The math has been explained to you here, and you have received copious references to the available published figures and the century-old methods for applying those figures. You simply ignore them. It is no great secret; it's published in books freely available to all, a reference to which I provided pages ago.

Yes, I agree all is very easy - to slow down a heavy (43 000 kg) space ship in space from one high speed to another, little lower high speed, you apply a substantial force on it (eg 97 400 N), e.g. by using a 1960's rocket engine. The rocket engine consumes fuel in order to slow down the space ship. What is the fuel consumption (kg/s) to produce a certain force (N). According my calculations one kg fuel can produce 1.63 MJ energy to produce the required force.

It is not very efficient = more fuel is needed than can be carried, it seems.

Applied to a seagoing ship means that the ship sinks prior departure. Not very nice.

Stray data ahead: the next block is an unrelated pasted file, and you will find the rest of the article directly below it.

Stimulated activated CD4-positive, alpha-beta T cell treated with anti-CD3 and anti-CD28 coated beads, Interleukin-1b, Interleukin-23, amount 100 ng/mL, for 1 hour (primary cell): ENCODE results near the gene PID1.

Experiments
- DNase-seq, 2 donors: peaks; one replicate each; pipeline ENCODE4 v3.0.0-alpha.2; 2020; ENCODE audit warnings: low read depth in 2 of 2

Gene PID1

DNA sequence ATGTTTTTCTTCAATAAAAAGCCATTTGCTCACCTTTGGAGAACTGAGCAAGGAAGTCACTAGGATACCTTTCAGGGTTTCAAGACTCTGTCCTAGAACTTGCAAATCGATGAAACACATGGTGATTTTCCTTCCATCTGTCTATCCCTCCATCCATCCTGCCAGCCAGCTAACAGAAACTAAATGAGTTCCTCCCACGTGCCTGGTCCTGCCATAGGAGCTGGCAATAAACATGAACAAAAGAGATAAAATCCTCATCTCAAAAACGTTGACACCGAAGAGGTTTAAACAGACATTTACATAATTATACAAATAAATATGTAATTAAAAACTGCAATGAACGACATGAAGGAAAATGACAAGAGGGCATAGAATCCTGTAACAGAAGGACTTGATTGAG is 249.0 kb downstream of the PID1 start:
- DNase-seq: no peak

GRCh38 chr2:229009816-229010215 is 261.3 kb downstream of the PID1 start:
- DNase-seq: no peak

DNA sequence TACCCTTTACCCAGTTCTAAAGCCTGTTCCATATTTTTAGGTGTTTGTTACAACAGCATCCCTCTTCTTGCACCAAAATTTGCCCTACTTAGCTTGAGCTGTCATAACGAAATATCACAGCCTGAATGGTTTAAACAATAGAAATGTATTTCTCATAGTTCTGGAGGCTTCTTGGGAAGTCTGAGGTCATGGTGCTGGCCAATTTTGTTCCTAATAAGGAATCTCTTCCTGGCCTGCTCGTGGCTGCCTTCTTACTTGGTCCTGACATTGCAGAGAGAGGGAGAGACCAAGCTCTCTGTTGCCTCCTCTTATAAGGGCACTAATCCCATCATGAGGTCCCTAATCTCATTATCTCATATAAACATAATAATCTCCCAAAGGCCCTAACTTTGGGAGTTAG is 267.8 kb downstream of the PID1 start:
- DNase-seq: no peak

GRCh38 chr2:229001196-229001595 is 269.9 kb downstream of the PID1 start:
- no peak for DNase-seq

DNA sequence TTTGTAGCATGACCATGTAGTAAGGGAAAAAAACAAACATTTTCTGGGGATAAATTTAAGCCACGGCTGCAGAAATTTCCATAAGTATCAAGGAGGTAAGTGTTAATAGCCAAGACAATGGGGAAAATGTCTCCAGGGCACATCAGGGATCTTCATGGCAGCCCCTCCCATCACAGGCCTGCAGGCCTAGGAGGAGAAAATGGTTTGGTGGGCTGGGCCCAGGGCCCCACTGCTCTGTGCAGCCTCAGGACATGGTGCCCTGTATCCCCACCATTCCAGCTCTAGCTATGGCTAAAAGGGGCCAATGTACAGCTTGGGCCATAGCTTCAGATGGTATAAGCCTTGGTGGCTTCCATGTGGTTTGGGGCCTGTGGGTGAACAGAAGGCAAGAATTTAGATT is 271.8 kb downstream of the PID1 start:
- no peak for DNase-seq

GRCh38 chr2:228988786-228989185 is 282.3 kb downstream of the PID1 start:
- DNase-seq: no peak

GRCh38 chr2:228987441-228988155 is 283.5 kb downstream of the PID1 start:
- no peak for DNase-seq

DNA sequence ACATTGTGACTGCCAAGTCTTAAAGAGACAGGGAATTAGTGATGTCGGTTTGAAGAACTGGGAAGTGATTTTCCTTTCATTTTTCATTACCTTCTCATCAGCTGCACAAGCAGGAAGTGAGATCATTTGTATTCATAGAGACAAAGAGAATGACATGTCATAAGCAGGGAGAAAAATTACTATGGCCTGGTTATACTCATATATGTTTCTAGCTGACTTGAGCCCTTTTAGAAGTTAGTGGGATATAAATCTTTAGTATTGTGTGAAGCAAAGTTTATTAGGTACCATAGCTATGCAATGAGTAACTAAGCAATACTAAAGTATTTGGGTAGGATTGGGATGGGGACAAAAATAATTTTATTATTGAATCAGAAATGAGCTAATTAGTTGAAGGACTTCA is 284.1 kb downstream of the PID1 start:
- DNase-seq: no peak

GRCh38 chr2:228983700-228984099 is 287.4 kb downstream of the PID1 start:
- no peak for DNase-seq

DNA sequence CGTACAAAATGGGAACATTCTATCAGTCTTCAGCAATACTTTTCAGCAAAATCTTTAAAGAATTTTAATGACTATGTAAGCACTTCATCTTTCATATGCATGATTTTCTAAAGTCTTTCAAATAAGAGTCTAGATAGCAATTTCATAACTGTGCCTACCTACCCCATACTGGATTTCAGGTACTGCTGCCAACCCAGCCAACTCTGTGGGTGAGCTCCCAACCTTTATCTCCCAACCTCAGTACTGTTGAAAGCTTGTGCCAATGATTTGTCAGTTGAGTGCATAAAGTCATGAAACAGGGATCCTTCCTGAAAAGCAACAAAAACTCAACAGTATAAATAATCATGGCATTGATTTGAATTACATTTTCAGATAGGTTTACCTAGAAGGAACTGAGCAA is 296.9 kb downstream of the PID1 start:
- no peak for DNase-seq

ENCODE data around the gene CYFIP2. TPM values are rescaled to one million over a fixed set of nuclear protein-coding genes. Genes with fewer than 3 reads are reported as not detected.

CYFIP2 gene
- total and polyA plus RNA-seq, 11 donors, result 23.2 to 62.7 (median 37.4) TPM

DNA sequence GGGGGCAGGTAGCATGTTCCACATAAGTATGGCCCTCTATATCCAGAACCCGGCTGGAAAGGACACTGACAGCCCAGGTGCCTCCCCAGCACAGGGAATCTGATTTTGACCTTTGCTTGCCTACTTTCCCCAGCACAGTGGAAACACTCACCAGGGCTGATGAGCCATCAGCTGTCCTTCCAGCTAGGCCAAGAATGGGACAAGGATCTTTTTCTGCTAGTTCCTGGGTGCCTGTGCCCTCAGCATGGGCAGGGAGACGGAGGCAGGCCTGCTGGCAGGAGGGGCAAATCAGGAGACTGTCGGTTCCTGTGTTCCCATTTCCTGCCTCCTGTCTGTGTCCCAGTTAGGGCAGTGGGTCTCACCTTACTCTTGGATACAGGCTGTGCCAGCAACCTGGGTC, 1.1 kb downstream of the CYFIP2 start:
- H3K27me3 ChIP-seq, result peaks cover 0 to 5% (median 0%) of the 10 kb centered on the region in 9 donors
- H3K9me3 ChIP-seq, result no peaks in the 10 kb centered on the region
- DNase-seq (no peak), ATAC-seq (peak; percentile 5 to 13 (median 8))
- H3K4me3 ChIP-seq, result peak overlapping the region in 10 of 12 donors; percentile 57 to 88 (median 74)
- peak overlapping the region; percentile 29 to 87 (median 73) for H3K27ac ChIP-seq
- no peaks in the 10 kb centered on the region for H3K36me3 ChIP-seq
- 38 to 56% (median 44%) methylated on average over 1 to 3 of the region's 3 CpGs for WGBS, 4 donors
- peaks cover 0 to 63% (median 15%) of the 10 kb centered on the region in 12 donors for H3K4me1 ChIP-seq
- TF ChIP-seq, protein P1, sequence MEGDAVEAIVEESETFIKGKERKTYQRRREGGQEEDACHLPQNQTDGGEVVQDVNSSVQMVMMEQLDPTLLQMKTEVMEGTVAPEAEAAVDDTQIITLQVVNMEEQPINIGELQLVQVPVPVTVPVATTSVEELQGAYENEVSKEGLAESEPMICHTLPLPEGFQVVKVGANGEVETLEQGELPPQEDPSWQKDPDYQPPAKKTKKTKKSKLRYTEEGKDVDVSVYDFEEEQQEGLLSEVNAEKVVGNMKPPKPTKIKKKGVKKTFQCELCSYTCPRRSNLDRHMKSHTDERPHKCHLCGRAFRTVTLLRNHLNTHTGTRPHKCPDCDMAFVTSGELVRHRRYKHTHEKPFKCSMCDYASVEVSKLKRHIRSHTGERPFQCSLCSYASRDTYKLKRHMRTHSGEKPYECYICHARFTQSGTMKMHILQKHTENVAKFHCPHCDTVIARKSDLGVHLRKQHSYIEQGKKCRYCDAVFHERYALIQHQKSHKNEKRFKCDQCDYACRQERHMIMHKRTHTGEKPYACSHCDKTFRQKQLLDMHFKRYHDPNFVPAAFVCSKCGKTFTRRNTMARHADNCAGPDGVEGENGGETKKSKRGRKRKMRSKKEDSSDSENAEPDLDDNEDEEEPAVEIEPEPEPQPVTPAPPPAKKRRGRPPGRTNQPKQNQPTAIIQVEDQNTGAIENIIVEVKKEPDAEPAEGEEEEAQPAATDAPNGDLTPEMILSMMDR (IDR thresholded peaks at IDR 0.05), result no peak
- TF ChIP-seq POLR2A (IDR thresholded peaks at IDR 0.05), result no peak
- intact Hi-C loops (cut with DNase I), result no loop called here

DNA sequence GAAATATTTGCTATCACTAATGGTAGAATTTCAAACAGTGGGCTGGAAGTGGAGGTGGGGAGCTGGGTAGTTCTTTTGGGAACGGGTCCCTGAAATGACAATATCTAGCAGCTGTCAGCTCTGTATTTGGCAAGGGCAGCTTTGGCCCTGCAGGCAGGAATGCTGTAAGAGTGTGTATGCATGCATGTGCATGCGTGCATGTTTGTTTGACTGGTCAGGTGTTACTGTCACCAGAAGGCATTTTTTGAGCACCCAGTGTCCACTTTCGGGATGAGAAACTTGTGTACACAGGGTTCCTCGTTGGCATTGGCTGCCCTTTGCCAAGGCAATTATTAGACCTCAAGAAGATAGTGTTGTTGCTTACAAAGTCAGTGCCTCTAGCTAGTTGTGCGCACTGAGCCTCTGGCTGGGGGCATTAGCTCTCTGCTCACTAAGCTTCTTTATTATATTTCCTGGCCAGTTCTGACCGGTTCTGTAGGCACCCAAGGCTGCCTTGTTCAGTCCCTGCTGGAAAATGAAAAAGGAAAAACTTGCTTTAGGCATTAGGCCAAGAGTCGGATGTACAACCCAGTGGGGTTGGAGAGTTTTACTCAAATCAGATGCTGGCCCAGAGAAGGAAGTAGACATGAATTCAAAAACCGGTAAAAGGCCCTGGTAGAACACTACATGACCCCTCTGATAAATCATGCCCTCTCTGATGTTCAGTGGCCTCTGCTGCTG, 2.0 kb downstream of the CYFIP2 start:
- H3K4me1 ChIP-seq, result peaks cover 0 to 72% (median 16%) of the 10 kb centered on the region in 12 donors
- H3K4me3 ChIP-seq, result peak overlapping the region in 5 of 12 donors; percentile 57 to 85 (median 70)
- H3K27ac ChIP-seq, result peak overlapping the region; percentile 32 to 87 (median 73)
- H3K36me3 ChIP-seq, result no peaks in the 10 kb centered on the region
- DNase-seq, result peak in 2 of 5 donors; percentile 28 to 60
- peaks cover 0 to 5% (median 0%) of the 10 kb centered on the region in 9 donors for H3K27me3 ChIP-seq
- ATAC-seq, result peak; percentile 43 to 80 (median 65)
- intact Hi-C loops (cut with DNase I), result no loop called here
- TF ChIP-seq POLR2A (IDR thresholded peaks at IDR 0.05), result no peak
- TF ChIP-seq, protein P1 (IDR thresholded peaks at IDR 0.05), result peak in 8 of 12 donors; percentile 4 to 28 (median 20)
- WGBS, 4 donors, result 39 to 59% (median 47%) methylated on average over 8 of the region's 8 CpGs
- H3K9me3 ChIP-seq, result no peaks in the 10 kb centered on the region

Imagine a 43 tons car on your door step. Imagine the engine you need to accelerate this heavy car to 2 400 m/s speed. It will be quite big. And now you want to brake from 2 400 to 1 500 m/s speed using a brake. You agree it is a big brake.

Or take the Shuttle - about 78 tons - flying at 7 800 m/s speed around the Earth at 400 000 m altitude to/from the ISS. To slow down for going back to Earth, the Shuttle is turned around and the engines are on full blast but the only result is that the altitude becomes lower and the speed increases to 9 000 m/s at 150 000 m altitude ... while you are still going backwards. You are flying backwards! How to stop?

It is not possible. Not even a computer can land the Shuttle. But Captain Mark Kelly managed to do it. I explain how in my presentation. Enjoy.